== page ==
Thursday, March 18, 2010

MEDIA: A short break from my break ...

I did say in my last post that I was taking a short break from writing and blogging. But now I think I'll take a short break from my break. Not much happens here in central Queensland (apart from work and the odd thunderstorm).


African migrants seem to be getting the raw end of the police racism stick in Victoria. The Oz reports of the results of a study by a Community Legal Centre in Melbourne about complaints of racism by African migrants against Victorian police, many of which resulted in cover charges.

The same CLC has reported on police attacks on other new Australian communities such as Afghans.

Police behaviour reported to the legal centre includes assaults requiring hospitalization of victims, punitive beatings of handcuffed or otherwise restrained people, unlawful imprisonment, acts of torture and brutality within police stations, excessive use of force, unlawful searches, threats of sexual violence, unjustified use of capsicum spray, strip searches conducted after such threats are made, searches in unjustified and humiliating circumstances, racist and sexist comments, thefts of money and mobile phones, loss of vehicles, harassment, degrading and humiliating conduct and ill-treatment against racial and religious minorities. In some of the reports, children as young as 10 have been assaulted and mothers sprayed with capsicum spray.

This is disturbing stuff. Citizens should be treated as individuals in a liberall democracy, not lumped together and mistreated based on personal characteristics beyond their control. Allegations of police racism and brutality also undermine the rule of law which forms a bedrock of any civilised society.


Miriam Cosic has written a terrific piece about the Athiest Convention recently held in Melbourne, the same city where the multi-million dollar Parliament of World Religions was recently held. Atheists of varying degrees of evangelical fervour were present, among them the Ayatollah of unbelievers Richard Dawkins. Here's a great few lines:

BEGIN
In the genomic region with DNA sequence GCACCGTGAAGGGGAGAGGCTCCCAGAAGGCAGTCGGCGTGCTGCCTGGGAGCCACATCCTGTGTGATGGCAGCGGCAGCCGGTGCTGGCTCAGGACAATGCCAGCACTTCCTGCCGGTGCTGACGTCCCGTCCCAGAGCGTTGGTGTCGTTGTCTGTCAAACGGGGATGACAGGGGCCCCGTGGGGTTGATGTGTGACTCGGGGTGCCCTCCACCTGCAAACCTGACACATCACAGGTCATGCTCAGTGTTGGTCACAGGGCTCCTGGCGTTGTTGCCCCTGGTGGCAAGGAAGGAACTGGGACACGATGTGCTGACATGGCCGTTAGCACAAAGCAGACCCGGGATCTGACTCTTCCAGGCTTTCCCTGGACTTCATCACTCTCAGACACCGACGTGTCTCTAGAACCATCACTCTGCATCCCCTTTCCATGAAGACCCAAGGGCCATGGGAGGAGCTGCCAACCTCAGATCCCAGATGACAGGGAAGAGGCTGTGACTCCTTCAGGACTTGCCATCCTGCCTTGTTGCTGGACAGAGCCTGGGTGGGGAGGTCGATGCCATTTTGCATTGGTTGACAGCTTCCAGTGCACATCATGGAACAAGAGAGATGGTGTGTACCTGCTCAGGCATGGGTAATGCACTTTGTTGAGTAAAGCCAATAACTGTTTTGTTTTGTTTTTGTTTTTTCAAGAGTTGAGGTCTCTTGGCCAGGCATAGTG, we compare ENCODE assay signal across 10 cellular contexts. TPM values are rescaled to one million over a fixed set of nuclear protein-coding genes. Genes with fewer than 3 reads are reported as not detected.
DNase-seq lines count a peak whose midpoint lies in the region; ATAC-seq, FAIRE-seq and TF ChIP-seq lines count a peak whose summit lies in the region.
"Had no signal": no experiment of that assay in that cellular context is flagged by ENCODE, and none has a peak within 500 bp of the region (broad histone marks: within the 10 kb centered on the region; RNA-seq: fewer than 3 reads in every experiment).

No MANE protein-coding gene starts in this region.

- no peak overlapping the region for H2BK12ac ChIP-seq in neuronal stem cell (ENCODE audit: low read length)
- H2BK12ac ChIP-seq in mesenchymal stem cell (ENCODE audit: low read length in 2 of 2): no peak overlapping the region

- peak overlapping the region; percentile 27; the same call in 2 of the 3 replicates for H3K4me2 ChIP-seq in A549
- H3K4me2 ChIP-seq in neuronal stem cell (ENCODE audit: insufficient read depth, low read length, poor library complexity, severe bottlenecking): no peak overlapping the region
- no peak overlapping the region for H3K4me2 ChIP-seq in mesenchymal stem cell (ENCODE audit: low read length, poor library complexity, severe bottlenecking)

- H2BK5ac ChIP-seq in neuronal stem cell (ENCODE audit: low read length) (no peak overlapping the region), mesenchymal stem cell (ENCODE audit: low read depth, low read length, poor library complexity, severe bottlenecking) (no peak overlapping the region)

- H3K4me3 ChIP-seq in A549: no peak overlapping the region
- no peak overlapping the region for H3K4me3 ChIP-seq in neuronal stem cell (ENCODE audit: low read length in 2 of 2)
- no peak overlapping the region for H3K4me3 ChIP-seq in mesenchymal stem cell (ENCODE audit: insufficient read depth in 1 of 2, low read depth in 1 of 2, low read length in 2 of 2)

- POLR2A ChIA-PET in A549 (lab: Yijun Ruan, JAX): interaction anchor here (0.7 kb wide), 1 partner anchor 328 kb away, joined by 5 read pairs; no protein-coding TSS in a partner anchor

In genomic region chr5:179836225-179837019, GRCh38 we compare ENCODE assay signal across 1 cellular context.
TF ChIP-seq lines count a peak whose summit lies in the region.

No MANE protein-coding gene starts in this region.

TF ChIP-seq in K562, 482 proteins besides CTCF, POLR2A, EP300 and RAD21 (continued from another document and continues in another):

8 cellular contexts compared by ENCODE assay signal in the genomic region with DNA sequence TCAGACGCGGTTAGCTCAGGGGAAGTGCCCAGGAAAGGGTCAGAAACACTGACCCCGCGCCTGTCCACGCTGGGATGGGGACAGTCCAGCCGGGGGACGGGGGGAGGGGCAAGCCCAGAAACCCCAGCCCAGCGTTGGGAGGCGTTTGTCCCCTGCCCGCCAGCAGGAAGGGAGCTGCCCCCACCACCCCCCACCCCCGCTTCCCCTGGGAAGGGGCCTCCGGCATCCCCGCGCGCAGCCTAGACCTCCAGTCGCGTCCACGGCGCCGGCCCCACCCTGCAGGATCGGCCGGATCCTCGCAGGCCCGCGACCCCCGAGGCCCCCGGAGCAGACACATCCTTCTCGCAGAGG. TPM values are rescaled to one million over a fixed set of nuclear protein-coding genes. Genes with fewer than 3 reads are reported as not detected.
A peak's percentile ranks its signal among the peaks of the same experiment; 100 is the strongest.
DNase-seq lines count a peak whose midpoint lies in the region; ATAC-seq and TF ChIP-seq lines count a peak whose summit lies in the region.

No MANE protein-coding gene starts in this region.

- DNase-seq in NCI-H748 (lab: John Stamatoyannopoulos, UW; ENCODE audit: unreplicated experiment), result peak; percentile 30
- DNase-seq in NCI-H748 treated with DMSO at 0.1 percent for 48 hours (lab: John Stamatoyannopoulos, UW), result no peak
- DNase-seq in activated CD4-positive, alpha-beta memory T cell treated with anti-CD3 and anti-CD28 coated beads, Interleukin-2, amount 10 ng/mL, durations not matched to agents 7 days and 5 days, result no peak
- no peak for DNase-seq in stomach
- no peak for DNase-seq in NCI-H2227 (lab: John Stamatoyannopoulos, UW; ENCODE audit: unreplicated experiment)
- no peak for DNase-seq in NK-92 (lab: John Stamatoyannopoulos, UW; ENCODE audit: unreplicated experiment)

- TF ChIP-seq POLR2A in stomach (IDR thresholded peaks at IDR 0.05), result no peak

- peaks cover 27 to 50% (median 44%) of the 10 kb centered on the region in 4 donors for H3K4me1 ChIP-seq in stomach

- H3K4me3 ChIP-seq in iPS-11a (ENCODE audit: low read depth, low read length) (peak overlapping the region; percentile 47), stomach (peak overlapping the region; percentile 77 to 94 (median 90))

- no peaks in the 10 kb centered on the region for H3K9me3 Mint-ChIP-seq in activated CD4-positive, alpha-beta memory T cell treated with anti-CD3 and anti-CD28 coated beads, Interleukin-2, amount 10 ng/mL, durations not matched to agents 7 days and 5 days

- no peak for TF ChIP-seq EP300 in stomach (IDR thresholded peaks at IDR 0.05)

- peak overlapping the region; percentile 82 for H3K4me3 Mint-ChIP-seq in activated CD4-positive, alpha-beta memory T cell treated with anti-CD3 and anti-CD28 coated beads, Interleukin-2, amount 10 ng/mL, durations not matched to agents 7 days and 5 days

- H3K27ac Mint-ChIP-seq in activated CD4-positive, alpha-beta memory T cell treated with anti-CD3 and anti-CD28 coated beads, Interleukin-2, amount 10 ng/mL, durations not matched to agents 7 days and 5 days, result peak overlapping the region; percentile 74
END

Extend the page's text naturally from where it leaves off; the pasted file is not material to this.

"I don't think we should go out of our way to insult Islam because it doesn't do any good to get your head cut off," he continued. "But we should always say that I may refrain from publishing a cartoon of the Prophet Mohammed, but it's because I fear you. Don't for one moment think it's because I respect you."

Taslima Nasreen, Bangladesh's answer to Salman Rushdie, was also present along with 3 security guards (who were probably Muslim!). Among other things, she said:

"All religion, but particularly Islam, is for the interests and comfort of men," she said, "Why would women believe in any religion?"

She should pose that question to my mother. And be prepared for extra chilli in the biryani.

Nasreen also expressed these sentiments:

India, the country that likes to think of itself as the largest democracy in the world, she pointed out, placed the religious rights of its Muslim minority above her freedom of expression.

Perhaps a more nuanced approach to Nasreen's experiences in India can be found here. The fact that she jumped into bed with the Hindu far-Right that persecutes not just Muslims but also Catholics doesn't do wonders for her liberal credentials.


Greg Sheridan, recipient of the Jerusalem Prize from a pro-Israel lobby group, thinks the Rudd government criticised Israel too much over the fake passports affair. He also thinks that building homes on other people's land isn't such a bad idea. No doubt he'll be donating both his passport and his backyard to the cause.

Words © 2010 Irfan Yusuf

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